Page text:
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  • FDA
    Comprehensive Ophthalmology

    The FDA has proposed a new program to help patients with life-threatening or seriously debilitating illnesses gain expedited access to medical devices still in early-stage development.

    The proposed Expedited Access Program features earlier and more interactive engagement with FDA staff, including the involvement of senior management and a collaboratively developed plan for collecting the scientific and clinical data to support approval. This should provide these patients with earlier access to safe and effective medical devices, according to the FDA.

     “We are excited to offer a proposed program for expedited access for certain high-risk medical devices,” said Jeffrey Shuren, MD, director of the FDA’s Center for Devices and Radiological Health. “The program allows manufacturers to engage early and often with the agency. We expect most devices that enter this program will be in the pre-clinical trial phase.”

    To be eligible for the program, a medical device must be intended to treat or diagnose a life-threatening or irreversibly-debilitating disease or condition, have acceptable data development plan that has been approved by the FDA, and present one of the following scenarios:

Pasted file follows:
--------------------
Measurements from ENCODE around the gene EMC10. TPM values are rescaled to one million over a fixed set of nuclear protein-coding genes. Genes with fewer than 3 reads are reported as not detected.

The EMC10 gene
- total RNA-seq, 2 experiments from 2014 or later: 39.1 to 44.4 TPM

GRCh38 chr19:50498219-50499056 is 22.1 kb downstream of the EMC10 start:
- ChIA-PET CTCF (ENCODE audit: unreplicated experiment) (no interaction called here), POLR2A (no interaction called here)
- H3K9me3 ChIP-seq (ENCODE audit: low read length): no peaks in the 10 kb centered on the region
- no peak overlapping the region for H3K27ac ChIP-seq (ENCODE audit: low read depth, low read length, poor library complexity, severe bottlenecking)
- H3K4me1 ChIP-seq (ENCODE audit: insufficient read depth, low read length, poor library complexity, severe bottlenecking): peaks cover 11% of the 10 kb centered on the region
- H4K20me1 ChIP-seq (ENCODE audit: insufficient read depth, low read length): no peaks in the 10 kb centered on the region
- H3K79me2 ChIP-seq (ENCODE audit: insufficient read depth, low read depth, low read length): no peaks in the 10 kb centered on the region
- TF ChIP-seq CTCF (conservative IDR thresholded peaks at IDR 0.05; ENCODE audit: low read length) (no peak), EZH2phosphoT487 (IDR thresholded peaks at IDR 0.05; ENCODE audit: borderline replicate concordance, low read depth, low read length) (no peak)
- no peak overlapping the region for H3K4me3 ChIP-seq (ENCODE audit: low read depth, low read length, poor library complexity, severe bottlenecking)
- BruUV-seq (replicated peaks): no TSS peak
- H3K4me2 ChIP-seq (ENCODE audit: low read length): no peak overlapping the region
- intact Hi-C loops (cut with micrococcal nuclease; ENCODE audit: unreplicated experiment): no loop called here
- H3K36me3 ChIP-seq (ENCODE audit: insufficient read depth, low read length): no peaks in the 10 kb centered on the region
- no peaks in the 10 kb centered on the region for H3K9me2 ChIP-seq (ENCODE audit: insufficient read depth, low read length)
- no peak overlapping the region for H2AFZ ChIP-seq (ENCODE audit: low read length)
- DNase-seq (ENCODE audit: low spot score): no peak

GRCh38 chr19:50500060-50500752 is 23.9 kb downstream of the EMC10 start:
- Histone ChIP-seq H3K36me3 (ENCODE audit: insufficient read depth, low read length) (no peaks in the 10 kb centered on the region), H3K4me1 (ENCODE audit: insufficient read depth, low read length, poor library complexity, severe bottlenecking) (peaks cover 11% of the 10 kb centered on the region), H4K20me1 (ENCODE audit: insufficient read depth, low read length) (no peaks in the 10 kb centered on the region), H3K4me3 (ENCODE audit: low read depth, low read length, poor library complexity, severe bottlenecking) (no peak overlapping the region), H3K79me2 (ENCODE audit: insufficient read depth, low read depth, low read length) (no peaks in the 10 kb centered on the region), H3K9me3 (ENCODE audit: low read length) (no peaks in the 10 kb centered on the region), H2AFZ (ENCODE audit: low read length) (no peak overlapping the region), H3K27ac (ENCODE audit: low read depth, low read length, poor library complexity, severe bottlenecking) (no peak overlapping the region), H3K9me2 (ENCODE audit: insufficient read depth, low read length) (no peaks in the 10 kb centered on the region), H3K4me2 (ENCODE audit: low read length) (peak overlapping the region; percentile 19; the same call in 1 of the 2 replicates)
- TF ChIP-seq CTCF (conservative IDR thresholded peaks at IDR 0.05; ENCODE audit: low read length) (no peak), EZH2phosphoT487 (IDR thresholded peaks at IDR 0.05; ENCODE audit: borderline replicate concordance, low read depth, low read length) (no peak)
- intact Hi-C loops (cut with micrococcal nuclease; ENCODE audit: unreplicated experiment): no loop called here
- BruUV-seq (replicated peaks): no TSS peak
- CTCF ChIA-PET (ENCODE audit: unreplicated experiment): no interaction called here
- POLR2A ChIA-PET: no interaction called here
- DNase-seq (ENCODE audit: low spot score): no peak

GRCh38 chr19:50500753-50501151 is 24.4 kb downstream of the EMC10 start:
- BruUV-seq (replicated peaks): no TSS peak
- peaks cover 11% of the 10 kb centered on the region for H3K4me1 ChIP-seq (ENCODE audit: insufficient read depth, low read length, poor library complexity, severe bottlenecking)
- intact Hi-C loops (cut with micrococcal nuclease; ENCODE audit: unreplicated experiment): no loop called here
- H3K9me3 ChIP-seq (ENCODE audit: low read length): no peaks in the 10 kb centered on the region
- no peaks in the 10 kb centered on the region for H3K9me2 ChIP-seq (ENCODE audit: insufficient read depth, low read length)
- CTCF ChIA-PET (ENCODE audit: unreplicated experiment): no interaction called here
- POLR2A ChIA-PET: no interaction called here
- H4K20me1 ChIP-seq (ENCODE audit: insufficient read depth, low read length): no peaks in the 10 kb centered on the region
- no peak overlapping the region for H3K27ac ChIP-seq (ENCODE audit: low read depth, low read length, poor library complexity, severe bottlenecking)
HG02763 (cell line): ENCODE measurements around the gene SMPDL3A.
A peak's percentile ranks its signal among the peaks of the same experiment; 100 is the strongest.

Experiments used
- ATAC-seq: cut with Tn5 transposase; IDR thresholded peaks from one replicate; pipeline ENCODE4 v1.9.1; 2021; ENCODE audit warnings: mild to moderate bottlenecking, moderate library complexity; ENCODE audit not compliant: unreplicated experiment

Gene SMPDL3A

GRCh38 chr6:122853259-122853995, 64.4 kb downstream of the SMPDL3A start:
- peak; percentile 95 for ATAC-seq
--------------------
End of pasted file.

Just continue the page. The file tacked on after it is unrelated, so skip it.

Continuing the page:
• No approved alternative treatment/diagnostic exists; 
    • The device is a breakthrough technology that provides a clinically meaningful advantage over existing technology; 
    • The device offers a significant, clinically meaningful advantage over existing approved alternative;
    • The device’s availability is in the patient’s best interest.

    The program builds on the FDA’s Innovation Pathway pilot program launched in 2011 and its expedited review programs for pharmaceuticals.

    In addition to the Expedited Access Program, the FDA has published a separate draft guidance that outlines the agency’s current policy on when data can be collected after product approval and what actions are available to the FDA if approval conditions, such as post-market data collection, are not met. The guidance includes advice on the use of surrogate or independent markers to support approval, similar to the data points used for accelerated approval of prescription drugs. 

    The FDA is seeking public comment on both the Expedited Access Program and the draft guidance.